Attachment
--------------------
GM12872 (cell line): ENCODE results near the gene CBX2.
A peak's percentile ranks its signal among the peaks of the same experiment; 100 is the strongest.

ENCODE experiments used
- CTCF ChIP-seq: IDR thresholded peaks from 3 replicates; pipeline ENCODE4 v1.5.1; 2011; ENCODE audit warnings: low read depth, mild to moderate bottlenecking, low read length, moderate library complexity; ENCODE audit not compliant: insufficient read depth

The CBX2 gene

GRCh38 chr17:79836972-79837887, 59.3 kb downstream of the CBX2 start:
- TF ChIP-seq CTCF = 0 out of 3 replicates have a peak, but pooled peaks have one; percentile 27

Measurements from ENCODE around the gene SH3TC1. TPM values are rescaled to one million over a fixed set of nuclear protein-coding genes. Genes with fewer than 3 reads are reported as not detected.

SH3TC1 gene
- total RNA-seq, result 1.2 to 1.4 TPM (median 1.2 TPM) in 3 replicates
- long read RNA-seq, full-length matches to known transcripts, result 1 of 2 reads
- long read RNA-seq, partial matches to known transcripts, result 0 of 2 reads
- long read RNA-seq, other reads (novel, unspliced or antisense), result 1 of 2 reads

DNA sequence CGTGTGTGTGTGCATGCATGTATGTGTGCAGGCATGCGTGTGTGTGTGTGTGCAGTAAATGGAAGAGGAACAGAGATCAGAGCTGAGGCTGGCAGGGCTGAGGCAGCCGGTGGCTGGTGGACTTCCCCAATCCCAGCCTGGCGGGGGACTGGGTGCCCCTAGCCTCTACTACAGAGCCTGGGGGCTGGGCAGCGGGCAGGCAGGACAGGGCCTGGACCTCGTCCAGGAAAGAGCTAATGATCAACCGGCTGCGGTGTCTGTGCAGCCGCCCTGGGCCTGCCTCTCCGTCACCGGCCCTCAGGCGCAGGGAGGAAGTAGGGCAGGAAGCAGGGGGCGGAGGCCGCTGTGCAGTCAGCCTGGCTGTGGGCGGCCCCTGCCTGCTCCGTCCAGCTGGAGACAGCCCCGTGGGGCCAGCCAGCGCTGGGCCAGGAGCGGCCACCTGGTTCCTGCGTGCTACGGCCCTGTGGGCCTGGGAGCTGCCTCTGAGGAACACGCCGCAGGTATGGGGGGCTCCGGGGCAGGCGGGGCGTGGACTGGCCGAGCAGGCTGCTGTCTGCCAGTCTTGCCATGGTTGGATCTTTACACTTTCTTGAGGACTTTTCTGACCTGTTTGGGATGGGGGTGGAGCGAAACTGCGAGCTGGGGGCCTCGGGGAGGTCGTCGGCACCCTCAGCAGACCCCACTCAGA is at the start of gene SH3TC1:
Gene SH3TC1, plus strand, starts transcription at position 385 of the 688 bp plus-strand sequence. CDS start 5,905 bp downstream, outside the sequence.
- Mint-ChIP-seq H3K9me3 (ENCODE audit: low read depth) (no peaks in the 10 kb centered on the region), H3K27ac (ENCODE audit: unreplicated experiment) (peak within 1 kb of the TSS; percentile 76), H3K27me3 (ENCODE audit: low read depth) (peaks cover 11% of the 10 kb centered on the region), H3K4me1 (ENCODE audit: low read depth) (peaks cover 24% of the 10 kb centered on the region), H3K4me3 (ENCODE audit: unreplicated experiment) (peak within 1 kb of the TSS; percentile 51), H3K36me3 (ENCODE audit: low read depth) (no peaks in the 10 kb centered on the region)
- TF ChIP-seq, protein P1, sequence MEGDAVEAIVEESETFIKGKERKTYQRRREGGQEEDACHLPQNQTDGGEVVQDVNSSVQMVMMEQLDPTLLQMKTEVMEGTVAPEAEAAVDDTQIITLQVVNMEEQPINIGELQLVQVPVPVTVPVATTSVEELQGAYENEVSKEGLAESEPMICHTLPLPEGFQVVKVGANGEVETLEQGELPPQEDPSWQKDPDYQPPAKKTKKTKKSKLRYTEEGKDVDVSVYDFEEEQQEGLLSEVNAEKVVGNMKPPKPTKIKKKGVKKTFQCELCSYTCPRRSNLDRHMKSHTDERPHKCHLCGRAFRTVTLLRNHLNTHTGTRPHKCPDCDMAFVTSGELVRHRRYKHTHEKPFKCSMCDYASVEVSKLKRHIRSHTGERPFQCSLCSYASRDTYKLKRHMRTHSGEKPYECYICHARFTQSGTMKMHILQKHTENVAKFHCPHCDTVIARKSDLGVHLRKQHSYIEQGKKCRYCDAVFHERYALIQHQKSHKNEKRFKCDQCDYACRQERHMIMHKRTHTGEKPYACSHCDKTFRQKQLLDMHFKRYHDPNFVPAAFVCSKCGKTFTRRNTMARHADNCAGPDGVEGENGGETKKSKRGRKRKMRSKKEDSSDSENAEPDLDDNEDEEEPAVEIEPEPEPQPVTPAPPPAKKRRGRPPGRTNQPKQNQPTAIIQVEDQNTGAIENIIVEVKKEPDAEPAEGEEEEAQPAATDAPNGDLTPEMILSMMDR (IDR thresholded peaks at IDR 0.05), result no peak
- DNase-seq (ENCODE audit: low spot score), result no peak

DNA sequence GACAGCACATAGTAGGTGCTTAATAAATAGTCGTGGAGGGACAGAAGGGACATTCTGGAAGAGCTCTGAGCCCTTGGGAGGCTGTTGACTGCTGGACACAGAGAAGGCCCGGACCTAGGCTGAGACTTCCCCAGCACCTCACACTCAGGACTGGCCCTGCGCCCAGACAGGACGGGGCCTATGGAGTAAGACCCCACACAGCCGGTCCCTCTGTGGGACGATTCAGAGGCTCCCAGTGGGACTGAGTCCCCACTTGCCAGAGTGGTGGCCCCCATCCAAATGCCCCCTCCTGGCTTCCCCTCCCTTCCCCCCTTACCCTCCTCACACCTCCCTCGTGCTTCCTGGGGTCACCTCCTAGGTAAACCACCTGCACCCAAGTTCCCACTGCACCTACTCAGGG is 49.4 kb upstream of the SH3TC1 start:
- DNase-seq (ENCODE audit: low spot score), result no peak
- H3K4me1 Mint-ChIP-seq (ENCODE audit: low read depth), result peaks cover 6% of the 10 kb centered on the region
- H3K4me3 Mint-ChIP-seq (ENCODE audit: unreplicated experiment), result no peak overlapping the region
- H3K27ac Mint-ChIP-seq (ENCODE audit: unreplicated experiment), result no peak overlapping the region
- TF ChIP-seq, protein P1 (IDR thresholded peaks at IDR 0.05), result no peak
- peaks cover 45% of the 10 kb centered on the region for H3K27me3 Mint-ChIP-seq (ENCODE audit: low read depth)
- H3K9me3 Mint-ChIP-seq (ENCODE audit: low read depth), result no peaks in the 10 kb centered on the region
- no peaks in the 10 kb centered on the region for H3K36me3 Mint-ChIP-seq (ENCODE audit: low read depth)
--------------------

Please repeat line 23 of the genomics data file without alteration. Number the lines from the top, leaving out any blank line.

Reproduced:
- H3K27ac Mint-ChIP-seq (ENCODE audit: unreplicated experiment), result no peak overlapping the region